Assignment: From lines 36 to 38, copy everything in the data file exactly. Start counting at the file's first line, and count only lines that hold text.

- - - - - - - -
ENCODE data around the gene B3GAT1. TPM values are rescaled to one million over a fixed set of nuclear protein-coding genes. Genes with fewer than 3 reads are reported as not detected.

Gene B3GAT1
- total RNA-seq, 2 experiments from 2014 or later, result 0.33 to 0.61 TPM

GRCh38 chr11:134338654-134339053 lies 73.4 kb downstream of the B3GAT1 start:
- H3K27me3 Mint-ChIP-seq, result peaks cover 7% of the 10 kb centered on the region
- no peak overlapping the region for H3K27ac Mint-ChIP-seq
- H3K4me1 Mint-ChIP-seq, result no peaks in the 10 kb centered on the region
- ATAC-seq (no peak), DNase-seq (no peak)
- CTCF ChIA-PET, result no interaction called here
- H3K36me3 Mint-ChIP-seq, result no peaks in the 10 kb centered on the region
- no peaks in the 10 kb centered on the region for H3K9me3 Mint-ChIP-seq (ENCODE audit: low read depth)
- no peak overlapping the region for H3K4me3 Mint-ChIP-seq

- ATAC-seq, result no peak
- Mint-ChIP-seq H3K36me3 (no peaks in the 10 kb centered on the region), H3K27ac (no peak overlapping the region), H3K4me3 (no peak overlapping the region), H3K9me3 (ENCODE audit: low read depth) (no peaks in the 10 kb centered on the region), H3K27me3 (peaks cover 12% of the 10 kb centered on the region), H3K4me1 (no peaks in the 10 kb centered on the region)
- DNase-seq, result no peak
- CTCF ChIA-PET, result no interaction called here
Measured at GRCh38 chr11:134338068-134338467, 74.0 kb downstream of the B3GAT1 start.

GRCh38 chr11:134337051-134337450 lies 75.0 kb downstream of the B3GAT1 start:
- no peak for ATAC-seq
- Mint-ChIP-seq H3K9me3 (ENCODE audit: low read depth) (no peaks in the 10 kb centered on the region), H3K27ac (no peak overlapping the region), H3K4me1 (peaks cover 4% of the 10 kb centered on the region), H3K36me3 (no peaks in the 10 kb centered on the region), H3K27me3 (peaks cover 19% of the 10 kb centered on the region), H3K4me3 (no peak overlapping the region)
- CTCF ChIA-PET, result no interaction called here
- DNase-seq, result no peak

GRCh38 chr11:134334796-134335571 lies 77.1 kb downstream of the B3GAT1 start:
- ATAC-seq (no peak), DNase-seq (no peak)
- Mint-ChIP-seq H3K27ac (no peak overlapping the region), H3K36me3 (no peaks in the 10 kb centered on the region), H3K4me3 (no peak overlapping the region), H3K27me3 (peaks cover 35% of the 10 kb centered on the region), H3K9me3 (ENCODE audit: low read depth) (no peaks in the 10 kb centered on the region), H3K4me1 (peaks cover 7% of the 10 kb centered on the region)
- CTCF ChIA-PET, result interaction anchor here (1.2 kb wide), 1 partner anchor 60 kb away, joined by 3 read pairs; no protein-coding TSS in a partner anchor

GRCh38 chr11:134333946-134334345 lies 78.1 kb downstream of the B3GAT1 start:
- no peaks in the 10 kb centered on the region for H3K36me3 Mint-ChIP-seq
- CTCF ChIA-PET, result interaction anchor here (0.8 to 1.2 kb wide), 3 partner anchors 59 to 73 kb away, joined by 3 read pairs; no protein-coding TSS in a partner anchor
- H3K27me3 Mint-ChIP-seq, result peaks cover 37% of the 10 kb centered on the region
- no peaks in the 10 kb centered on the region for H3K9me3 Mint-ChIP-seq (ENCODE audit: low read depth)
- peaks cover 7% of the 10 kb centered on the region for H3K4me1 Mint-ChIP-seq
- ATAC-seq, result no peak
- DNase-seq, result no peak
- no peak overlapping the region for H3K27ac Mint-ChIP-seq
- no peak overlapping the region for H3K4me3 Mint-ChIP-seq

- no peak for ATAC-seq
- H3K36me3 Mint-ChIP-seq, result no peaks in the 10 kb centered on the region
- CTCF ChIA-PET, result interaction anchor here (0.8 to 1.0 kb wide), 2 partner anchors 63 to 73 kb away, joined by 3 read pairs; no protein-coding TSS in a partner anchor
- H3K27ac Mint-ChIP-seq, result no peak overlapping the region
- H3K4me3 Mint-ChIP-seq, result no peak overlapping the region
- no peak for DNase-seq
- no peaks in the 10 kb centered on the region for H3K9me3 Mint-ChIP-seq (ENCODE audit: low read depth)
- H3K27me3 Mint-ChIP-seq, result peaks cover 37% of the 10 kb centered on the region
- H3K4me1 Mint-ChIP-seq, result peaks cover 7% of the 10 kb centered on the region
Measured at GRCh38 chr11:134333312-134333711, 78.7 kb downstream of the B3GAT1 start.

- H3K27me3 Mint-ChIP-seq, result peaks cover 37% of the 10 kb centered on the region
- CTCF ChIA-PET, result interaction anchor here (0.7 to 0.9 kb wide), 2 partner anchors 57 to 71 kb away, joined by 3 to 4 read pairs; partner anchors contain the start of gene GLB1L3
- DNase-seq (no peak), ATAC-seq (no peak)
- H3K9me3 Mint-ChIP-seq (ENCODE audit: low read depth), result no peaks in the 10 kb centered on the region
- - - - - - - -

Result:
- no peak overlapping the region for H3K4me3 Mint-ChIP-seq

- no peak for ATAC-seq
- H3K36me3 Mint-ChIP-seq, result no peaks in the 10 kb centered on the region